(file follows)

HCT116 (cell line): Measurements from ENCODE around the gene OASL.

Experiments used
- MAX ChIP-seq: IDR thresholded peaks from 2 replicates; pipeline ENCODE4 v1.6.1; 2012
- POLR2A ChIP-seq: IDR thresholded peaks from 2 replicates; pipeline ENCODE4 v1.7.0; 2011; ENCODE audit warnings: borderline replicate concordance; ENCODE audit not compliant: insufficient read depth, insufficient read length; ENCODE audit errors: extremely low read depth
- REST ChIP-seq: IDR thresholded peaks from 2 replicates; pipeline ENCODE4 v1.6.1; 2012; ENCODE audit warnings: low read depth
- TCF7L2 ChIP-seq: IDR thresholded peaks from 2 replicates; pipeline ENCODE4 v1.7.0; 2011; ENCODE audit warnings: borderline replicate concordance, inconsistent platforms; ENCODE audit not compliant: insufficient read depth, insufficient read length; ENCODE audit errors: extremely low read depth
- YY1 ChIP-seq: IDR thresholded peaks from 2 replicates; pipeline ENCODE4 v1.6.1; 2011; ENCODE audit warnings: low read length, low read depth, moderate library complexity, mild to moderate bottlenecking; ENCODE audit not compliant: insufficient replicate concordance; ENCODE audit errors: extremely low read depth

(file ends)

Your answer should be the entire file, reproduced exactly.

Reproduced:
HCT116 (cell line): Measurements from ENCODE around the gene OASL.

Experiments used
- MAX ChIP-seq: IDR thresholded peaks from 2 replicates; pipeline ENCODE4 v1.6.1; 2012
- POLR2A ChIP-seq: IDR thresholded peaks from 2 replicates; pipeline ENCODE4 v1.7.0; 2011; ENCODE audit warnings: borderline replicate concordance; ENCODE audit not compliant: insufficient read depth, insufficient read length; ENCODE audit errors: extremely low read depth
- REST ChIP-seq: IDR thresholded peaks from 2 replicates; pipeline ENCODE4 v1.6.1; 2012; ENCODE audit warnings: low read depth
- TCF7L2 ChIP-seq: IDR thresholded peaks from 2 replicates; pipeline ENCODE4 v1.7.0; 2011; ENCODE audit warnings: borderline replicate concordance, inconsistent platforms; ENCODE audit not compliant: insufficient read depth, insufficient read length; ENCODE audit errors: extremely low read depth
- YY1 ChIP-seq: IDR thresholded peaks from 2 replicates; pipeline ENCODE4 v1.6.1; 2011; ENCODE audit warnings: low read length, low read depth, moderate library complexity, mild to moderate bottlenecking; ENCODE audit not compliant: insufficient replicate concordance; ENCODE audit errors: extremely low read depth